Christy O'Connor on the challenge posed by GAA's new U17 and U20 grades

Many clubs across Ireland are hugely concerned about dropping key underage competitions by a year and how players will transition from minor to senior
Christy O'Connor on the challenge posed by GAA's new U17 and U20 grades

Beara's Ben O'Sullivan being tackled by Ballincollig's Harry Ahern and Tagdh O'Connell and Harry Ahern in this year's Rebel Óg U18 football final in Cork. Picture: Denis Boyle

WHEN Galway and Limerick met in the 2020 All-Ireland minor semi-final in late June, nobody knew what to expect, not even the teams.

After first getting together in November but not playing a competitive match, Galway’s lay-off surely broke all records in world sport: 600 days. Limerick had won a brilliant Munster championship at the end of 2020, but then they had to go into cold storage for six months.

The weather that evening in Ennis was atrocious, but the standard was first class, especially from Galway, who blew away all the doubts and worries with another slick display at minor level. They backed it up a few weeks later in defeating Kilkenny in the final.

It was worth the wait for those Galway players, but there were also other advantages in such a long lay-off. Players were heavily engaged in a high-performance culture longer than they would have if the championships had concluded in 2020, especially those players who would have been overage in 2021.

Galway's Liam Collins celebrates scoring a goal against Limerick in the 2020 minor semi-final. Picture: INPHO/Bryan Keane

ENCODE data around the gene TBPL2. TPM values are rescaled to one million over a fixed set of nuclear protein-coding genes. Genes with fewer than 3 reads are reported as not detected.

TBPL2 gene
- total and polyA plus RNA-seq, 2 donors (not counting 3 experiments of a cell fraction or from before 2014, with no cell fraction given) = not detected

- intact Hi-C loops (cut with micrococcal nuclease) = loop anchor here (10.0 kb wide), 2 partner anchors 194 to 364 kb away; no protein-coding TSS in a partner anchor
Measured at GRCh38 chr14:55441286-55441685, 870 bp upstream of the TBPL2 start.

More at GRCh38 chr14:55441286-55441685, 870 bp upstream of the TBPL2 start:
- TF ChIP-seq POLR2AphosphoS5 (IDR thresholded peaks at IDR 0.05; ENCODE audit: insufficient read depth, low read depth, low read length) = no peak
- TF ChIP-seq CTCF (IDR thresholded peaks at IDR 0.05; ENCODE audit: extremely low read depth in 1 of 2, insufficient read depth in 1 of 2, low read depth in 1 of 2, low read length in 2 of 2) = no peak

Galway's Liam Collins celebrates scoring a goal against Limerick in the 2020 minor semi-final. Picture: INPHO/Bryan Keane

In that context, the most noticeable aspect of the concluding stages of the 2020 minor championship last summer — in both hurling and football — was how players were older, stronger, and much more physically developed than they would have been as 17-year olds.

The quality and intensity that evening in Ennis were definitely a throwback. It felt and looked like a minor game from around 2016-’17, because most of the players were under 18.

It was also a reminder of the knock-on effects of removing that extra year in the marquee underage grades.

A week before Tipperary beat Cork in the inaugural All-Ireland U20 final in 2018, Tipp manager, Liam Cahill, spoke about the implications for his squad after the GAA had just moved minor from U18 to U17, and U21 to U20.

I think the GAA have got it wrong. They have moved back the U17 to facilitate the Leaving Cert and they’ve just kicked the can further down the road.

“The first round of the championship in early May, we had eight or 10 lads doing Leaving Cert, so it was the same scenario (as minor). If that was the reason for moving it back, it definitely isn’t working anyway.”

Those obstacles are easier to negotiate at inter-county level, because of the support structures and fixed calendar in place around those inter-county competitions.